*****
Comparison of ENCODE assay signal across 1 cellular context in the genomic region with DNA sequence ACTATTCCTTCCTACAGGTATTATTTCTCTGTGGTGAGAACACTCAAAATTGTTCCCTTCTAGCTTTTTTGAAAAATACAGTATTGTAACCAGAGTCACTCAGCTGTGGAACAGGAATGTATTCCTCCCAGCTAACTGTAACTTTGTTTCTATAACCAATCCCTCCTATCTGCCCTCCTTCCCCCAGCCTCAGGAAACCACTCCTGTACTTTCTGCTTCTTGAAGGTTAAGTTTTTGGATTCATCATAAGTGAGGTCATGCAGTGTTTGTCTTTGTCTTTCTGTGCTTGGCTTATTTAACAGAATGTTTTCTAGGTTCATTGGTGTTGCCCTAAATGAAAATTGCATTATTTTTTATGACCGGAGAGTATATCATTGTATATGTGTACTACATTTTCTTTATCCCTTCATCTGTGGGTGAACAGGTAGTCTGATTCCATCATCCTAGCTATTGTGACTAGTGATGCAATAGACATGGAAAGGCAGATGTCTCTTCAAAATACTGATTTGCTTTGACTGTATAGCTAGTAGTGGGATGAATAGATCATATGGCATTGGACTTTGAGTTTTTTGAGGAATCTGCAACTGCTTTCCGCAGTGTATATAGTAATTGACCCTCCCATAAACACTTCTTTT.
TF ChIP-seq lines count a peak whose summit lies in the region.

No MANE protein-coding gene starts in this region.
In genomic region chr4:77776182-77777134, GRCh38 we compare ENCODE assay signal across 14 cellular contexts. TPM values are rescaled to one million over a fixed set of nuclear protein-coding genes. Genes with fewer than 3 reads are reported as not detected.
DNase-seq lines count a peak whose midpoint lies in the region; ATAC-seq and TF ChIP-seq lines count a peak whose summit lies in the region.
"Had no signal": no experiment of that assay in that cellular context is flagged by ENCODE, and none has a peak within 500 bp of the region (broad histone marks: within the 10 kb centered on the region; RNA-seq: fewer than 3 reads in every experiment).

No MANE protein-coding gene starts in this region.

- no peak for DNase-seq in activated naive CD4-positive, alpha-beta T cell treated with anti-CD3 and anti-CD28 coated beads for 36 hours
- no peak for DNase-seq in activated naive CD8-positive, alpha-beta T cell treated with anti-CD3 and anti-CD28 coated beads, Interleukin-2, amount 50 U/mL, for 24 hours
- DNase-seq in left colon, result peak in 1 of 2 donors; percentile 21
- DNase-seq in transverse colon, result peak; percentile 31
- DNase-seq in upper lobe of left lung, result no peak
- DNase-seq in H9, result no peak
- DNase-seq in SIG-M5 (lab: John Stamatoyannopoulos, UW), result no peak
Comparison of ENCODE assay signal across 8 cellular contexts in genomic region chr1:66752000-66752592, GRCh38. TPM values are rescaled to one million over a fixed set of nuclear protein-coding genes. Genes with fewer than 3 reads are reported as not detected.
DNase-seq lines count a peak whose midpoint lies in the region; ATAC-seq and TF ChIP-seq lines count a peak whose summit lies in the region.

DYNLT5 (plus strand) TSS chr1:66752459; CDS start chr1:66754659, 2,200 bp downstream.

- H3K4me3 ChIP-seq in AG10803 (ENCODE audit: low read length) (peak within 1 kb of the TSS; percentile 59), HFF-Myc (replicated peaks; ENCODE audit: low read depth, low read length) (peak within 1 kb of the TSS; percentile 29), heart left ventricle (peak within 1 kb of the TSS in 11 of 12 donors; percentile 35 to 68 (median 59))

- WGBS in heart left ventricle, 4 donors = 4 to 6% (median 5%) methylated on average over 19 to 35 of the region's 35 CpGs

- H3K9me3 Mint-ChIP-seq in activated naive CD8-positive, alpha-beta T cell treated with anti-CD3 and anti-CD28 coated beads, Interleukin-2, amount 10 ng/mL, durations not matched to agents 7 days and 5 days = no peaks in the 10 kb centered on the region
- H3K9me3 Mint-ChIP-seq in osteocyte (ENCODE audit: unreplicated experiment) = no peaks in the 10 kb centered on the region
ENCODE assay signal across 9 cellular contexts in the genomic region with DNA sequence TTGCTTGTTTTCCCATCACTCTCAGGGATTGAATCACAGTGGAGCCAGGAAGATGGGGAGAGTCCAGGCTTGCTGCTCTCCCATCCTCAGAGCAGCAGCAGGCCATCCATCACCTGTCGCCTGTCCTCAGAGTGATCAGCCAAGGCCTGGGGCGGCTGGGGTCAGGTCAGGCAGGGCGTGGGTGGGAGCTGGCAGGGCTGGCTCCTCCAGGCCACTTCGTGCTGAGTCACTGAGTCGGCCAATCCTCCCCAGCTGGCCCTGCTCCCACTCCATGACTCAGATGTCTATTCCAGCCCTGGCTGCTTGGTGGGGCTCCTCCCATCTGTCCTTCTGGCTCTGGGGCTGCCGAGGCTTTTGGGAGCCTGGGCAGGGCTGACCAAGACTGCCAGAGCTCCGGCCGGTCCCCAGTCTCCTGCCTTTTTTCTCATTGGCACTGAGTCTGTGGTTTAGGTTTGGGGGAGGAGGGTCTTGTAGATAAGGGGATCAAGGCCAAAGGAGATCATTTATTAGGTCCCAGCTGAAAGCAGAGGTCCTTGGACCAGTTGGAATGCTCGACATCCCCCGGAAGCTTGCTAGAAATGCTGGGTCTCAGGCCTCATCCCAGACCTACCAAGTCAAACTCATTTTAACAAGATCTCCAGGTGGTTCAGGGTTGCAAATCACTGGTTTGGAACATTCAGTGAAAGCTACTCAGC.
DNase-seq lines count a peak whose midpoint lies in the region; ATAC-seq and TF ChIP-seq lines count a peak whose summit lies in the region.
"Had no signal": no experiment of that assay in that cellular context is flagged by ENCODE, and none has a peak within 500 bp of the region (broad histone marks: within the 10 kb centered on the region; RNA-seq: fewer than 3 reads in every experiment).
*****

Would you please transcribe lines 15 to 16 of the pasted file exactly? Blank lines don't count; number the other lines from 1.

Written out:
Comparison of ENCODE assay signal across 8 cellular contexts in genomic region chr1:66752000-66752592, GRCh38. TPM values are rescaled to one million over a fixed set of nuclear protein-coding genes. Genes with fewer than 3 reads are reported as not detected.
DNase-seq lines count a peak whose midpoint lies in the region; ATAC-seq and TF ChIP-seq lines count a peak whose summit lies in the region.